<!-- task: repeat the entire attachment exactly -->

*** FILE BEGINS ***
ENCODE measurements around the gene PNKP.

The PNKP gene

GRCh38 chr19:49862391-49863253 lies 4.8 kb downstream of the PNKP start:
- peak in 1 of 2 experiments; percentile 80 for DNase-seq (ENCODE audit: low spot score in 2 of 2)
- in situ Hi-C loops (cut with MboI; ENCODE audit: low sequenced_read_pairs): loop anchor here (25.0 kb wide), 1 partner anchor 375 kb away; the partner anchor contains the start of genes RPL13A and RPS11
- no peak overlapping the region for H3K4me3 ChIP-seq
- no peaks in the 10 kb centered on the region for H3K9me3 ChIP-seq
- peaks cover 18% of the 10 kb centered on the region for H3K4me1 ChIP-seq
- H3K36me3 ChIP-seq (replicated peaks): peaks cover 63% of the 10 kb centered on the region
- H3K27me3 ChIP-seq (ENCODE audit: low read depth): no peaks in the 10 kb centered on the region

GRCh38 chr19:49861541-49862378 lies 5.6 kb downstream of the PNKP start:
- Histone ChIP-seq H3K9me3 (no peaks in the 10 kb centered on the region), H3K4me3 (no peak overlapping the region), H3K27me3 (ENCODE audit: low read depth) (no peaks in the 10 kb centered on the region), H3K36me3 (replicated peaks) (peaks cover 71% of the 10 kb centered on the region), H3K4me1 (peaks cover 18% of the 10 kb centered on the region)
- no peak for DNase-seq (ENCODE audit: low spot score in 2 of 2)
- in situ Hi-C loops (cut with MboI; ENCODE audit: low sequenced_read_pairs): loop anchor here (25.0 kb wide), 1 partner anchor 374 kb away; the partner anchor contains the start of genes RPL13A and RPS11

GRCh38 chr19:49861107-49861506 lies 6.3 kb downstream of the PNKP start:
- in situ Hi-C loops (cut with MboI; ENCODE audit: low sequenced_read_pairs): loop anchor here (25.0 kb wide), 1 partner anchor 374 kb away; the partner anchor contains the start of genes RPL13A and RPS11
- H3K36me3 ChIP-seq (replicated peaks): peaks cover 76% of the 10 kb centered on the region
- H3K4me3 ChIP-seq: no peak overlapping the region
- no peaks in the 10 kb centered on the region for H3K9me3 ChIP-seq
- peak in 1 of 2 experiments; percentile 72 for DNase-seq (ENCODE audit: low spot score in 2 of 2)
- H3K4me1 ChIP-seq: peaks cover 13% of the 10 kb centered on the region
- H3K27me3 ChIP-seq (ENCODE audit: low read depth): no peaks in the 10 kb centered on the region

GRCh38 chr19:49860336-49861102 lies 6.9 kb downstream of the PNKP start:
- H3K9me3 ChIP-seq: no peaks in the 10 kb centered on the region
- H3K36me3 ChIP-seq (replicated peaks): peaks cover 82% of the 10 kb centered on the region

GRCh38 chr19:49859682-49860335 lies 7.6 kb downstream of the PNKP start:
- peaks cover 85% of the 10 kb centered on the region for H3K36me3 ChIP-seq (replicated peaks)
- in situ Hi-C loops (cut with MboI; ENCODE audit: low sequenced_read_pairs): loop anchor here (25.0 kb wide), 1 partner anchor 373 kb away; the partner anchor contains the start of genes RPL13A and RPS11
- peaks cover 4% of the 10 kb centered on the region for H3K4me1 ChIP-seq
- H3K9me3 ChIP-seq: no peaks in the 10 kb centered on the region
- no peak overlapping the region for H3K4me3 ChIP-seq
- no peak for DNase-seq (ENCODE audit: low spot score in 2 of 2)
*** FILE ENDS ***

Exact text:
ENCODE measurements around the gene PNKP.

The PNKP gene

GRCh38 chr19:49862391-49863253 lies 4.8 kb downstream of the PNKP start:
- peak in 1 of 2 experiments; percentile 80 for DNase-seq (ENCODE audit: low spot score in 2 of 2)
- in situ Hi-C loops (cut with MboI; ENCODE audit: low sequenced_read_pairs): loop anchor here (25.0 kb wide), 1 partner anchor 375 kb away; the partner anchor contains the start of genes RPL13A and RPS11
- no peak overlapping the region for H3K4me3 ChIP-seq
- no peaks in the 10 kb centered on the region for H3K9me3 ChIP-seq
- peaks cover 18% of the 10 kb centered on the region for H3K4me1 ChIP-seq
- H3K36me3 ChIP-seq (replicated peaks): peaks cover 63% of the 10 kb centered on the region
- H3K27me3 ChIP-seq (ENCODE audit: low read depth): no peaks in the 10 kb centered on the region

GRCh38 chr19:49861541-49862378 lies 5.6 kb downstream of the PNKP start:
- Histone ChIP-seq H3K9me3 (no peaks in the 10 kb centered on the region), H3K4me3 (no peak overlapping the region), H3K27me3 (ENCODE audit: low read depth) (no peaks in the 10 kb centered on the region), H3K36me3 (replicated peaks) (peaks cover 71% of the 10 kb centered on the region), H3K4me1 (peaks cover 18% of the 10 kb centered on the region)
- no peak for DNase-seq (ENCODE audit: low spot score in 2 of 2)
- in situ Hi-C loops (cut with MboI; ENCODE audit: low sequenced_read_pairs): loop anchor here (25.0 kb wide), 1 partner anchor 374 kb away; the partner anchor contains the start of genes RPL13A and RPS11

GRCh38 chr19:49861107-49861506 lies 6.3 kb downstream of the PNKP start:
- in situ Hi-C loops (cut with MboI; ENCODE audit: low sequenced_read_pairs): loop anchor here (25.0 kb wide), 1 partner anchor 374 kb away; the partner anchor contains the start of genes RPL13A and RPS11
- H3K36me3 ChIP-seq (replicated peaks): peaks cover 76% of the 10 kb centered on the region
- H3K4me3 ChIP-seq: no peak overlapping the region
- no peaks in the 10 kb centered on the region for H3K9me3 ChIP-seq
- peak in 1 of 2 experiments; percentile 72 for DNase-seq (ENCODE audit: low spot score in 2 of 2)
- H3K4me1 ChIP-seq: peaks cover 13% of the 10 kb centered on the region
- H3K27me3 ChIP-seq (ENCODE audit: low read depth): no peaks in the 10 kb centered on the region

GRCh38 chr19:49860336-49861102 lies 6.9 kb downstream of the PNKP start:
- H3K9me3 ChIP-seq: no peaks in the 10 kb centered on the region
- H3K36me3 ChIP-seq (replicated peaks): peaks cover 82% of the 10 kb centered on the region

GRCh38 chr19:49859682-49860335 lies 7.6 kb downstream of the PNKP start:
- peaks cover 85% of the 10 kb centered on the region for H3K36me3 ChIP-seq (replicated peaks)
- in situ Hi-C loops (cut with MboI; ENCODE audit: low sequenced_read_pairs): loop anchor here (25.0 kb wide), 1 partner anchor 373 kb away; the partner anchor contains the start of genes RPL13A and RPS11
- peaks cover 4% of the 10 kb centered on the region for H3K4me1 ChIP-seq
- H3K9me3 ChIP-seq: no peaks in the 10 kb centered on the region
- no peak overlapping the region for H3K4me3 ChIP-seq
- no peak for DNase-seq (ENCODE audit: low spot score in 2 of 2)